Marcus Soares Kimura/Neck Crank from North-South Position


The Kimura can be a very powerful submission in conjunction with other attacks. Here senior Carlson Gracie black belt Marcus Soares shows you how to apply the Kimura and a powerful neck crank at the same time.

kimura from 69 photos 1 and 2

Photo 1 – Start in the north-south position with one arm over your opponent’s shoulder and one arm under his shoulder. Your bodyweight should initially be on the side of the underhooking arm.

Photo 2 – To set up the submission, start circling towards the overhooked side, and trap his arm by encircling it with your own and gripping your own lapel.

chicken wing neck crank from north south position photos 3 and 4

Photo 3 – This close-up shows you how exactly how to hold his arm and your own lapel. Your opponent is unlikely to suspect how close he is to a Kimura lock!

Photo 4 – Now switch your base, bringing your thigh up under his head like a pillow. The next move will be to step your other leg up over his head and triangle your feet, trapping his head between your legs.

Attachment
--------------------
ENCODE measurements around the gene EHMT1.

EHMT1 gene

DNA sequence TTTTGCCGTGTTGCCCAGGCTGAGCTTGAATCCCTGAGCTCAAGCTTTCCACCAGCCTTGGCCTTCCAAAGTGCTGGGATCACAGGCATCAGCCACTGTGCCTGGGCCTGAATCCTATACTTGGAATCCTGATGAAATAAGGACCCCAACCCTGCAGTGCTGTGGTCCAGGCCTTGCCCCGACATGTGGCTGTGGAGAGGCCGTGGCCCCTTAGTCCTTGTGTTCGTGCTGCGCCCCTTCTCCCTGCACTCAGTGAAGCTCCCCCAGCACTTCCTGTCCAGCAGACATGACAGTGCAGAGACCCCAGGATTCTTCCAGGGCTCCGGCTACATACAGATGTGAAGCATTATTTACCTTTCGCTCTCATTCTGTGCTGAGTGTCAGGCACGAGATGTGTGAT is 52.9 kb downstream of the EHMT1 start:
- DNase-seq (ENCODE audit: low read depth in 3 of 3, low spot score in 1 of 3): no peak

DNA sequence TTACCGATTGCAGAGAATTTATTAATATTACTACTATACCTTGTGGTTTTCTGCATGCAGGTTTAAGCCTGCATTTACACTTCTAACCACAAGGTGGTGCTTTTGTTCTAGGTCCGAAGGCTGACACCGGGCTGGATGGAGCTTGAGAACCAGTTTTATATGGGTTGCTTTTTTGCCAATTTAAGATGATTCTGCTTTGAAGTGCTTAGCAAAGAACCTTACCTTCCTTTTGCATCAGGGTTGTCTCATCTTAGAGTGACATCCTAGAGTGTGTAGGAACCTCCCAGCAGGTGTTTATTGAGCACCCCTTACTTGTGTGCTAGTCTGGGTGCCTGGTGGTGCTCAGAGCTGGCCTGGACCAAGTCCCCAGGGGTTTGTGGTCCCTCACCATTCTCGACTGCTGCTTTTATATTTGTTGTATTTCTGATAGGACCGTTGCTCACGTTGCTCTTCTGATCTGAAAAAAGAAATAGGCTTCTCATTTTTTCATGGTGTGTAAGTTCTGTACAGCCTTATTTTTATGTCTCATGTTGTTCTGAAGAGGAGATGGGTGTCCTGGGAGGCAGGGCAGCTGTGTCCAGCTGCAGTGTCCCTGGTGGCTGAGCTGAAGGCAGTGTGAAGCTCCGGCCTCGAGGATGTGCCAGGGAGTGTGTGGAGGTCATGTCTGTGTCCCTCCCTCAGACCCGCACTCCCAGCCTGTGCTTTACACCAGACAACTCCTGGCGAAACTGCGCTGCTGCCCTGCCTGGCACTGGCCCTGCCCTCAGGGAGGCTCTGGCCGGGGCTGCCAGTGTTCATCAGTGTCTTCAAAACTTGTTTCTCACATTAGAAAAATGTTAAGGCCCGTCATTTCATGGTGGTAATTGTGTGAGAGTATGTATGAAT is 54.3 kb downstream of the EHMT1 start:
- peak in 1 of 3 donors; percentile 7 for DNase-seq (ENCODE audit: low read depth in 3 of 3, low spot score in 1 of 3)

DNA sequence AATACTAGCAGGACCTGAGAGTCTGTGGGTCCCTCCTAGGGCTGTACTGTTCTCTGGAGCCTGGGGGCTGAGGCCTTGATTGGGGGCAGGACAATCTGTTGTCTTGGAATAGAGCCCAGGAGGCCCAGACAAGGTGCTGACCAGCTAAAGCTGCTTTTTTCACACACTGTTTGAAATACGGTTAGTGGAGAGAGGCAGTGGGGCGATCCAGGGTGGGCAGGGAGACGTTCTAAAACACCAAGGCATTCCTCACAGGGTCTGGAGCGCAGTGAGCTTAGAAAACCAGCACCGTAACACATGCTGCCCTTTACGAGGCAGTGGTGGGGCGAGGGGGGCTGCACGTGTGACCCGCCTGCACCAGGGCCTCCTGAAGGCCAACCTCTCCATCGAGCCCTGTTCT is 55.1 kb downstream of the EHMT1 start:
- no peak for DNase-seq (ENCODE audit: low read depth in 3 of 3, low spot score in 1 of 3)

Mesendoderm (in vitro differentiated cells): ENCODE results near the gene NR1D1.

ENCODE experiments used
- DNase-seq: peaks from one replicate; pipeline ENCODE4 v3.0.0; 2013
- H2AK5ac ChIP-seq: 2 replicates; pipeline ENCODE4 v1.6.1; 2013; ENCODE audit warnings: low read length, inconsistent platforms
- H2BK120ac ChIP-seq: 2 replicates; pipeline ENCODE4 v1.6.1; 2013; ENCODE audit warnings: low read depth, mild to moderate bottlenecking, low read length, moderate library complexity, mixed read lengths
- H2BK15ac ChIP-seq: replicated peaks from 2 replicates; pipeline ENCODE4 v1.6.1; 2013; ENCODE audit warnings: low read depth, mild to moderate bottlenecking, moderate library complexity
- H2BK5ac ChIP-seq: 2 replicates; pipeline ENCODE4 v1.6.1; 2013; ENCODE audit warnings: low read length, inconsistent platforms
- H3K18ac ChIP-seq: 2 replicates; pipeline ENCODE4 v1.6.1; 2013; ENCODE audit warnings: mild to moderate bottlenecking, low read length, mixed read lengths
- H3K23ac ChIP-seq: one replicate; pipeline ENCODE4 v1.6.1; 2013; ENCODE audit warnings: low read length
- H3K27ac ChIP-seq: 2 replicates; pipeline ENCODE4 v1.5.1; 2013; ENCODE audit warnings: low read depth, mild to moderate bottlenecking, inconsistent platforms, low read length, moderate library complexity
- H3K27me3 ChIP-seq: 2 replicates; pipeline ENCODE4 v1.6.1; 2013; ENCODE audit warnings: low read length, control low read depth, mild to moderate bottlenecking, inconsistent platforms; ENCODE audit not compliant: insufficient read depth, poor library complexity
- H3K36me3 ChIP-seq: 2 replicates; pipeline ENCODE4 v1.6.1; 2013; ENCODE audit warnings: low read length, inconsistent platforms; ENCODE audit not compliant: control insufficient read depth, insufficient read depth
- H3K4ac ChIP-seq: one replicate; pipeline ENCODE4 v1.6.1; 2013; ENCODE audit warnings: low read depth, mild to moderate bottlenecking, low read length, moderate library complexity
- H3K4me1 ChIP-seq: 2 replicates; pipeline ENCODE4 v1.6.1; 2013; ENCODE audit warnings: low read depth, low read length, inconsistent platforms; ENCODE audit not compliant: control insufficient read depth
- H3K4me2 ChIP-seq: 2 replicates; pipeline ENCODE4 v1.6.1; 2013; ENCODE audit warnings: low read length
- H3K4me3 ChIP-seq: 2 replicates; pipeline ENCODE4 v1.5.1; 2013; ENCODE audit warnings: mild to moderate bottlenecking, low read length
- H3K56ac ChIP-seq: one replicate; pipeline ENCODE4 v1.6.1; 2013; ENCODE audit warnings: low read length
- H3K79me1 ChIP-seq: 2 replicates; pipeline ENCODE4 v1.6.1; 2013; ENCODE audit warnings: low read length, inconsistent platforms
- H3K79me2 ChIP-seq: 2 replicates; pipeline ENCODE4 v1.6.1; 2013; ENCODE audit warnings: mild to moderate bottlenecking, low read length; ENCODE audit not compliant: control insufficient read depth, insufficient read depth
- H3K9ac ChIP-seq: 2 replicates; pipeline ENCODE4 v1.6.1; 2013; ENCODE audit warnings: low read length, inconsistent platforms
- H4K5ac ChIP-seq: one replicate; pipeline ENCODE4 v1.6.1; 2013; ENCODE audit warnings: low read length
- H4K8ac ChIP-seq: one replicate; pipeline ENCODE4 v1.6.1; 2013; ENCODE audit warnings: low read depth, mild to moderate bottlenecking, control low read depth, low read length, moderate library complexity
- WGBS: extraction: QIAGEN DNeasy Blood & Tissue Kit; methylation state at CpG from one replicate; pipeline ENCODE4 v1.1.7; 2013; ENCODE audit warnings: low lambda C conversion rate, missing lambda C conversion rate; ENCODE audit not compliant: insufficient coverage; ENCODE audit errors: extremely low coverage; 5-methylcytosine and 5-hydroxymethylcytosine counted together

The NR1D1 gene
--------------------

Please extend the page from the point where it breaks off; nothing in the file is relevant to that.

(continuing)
completed kimura and neck crank photo 5

Photo C5 – Now you lie back and pull on his arm, putting severe strain on his shoulder. If you don’t believe that this is a Kimura lock try it on your training partner. When he taps, take a look at his arm: it should be bent into the exact same position as if you were applying a regular Kimura. At the same time as you are locking his arm, however, you can be neckcranking and choking him by squeezing your legs together and pulling on his arm: a very bad position for your opponent.

For more information on the Kimura submission (and Marcus Soares) check out the Mastering the Kimura article on this site.

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